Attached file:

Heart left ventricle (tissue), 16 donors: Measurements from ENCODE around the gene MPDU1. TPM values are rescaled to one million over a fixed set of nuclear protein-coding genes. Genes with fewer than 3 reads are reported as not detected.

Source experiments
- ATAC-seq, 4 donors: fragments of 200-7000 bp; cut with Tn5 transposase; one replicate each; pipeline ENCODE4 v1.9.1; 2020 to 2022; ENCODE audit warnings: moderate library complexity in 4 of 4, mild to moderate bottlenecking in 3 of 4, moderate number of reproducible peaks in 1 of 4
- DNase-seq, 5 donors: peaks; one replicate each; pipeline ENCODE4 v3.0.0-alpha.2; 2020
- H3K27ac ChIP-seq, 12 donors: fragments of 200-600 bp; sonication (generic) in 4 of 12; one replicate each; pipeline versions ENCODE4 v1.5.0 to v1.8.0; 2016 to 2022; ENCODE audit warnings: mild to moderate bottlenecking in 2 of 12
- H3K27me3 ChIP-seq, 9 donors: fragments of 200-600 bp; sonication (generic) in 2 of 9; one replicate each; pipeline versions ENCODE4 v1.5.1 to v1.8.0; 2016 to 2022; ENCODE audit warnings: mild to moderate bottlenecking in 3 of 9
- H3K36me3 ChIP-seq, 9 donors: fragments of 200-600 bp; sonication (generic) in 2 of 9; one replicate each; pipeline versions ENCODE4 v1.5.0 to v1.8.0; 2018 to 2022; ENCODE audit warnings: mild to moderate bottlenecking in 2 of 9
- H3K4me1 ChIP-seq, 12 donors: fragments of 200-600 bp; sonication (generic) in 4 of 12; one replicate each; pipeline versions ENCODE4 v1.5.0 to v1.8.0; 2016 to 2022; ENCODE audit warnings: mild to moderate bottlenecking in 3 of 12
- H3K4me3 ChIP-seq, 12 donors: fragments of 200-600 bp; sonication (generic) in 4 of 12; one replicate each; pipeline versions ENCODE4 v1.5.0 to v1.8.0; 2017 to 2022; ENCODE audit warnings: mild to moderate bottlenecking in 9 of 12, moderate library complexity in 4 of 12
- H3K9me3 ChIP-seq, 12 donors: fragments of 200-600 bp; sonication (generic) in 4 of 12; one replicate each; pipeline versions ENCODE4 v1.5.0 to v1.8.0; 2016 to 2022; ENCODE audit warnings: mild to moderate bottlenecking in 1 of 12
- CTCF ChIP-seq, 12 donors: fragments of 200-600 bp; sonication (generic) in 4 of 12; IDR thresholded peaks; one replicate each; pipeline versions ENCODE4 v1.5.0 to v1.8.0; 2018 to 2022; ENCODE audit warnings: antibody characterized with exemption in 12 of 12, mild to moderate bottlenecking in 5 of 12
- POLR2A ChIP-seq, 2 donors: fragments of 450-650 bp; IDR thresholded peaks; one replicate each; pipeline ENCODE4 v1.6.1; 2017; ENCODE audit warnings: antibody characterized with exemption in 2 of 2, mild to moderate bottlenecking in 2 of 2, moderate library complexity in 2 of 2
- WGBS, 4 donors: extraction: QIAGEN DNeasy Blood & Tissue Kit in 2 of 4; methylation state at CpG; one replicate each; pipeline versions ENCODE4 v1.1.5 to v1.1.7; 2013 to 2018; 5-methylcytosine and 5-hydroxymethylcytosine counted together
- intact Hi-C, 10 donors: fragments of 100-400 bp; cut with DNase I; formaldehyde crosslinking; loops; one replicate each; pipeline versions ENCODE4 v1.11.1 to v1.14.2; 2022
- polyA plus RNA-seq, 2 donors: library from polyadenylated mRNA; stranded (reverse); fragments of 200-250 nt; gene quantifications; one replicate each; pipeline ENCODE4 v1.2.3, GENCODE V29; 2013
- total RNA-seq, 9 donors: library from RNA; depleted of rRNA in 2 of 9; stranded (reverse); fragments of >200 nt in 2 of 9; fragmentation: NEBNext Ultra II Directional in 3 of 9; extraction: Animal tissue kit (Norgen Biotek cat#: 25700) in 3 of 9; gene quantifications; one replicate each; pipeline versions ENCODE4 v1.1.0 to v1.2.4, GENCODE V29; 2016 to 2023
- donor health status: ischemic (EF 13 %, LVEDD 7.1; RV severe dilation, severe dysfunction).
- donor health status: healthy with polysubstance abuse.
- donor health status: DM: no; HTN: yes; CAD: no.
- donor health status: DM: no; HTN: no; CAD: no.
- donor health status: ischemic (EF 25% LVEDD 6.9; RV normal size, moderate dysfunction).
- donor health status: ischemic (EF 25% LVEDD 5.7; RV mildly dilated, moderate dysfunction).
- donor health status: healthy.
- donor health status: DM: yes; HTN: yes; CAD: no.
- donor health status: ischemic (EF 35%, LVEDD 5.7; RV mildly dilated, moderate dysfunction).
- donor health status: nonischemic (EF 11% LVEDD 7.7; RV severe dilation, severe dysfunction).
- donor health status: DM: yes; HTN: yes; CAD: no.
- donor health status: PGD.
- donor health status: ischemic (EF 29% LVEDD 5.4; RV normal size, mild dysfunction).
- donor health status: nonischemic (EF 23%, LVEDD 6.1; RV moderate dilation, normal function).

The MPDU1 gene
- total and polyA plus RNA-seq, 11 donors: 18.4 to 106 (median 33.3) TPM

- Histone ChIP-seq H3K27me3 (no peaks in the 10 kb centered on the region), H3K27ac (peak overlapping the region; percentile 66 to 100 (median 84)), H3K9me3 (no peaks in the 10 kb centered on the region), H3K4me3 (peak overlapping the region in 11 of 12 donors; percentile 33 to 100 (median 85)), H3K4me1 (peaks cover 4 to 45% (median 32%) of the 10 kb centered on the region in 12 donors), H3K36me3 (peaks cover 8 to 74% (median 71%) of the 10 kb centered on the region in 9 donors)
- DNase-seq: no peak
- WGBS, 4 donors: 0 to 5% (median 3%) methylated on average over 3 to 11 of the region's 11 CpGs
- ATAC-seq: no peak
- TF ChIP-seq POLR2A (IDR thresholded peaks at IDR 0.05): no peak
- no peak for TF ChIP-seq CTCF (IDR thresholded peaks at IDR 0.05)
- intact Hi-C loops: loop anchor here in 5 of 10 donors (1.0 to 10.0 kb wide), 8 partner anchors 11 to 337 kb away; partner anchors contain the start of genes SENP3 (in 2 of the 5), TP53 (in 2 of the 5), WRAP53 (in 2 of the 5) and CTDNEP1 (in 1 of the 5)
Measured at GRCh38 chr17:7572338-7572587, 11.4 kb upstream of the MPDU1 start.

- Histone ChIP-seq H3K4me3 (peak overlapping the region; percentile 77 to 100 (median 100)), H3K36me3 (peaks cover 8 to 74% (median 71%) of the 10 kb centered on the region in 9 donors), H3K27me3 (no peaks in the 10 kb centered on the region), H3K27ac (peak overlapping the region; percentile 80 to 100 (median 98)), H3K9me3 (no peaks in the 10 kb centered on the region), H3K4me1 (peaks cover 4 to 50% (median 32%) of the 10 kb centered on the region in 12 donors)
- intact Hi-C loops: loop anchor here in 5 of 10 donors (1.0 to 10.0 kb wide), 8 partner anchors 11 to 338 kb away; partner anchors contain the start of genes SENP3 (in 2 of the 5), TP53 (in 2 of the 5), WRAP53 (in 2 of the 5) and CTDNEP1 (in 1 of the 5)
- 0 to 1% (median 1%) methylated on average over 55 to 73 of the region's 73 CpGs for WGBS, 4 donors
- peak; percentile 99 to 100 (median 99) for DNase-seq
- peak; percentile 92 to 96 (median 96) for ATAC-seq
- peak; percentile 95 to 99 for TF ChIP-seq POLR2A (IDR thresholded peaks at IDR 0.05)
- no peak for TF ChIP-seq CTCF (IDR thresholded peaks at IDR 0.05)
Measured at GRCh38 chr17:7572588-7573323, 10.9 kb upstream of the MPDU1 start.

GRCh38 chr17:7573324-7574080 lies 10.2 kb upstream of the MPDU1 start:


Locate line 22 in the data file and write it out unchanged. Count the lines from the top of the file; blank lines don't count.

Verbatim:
- donor health status: ischemic (EF 25% LVEDD 5.7; RV mildly dilated, moderate dysfunction).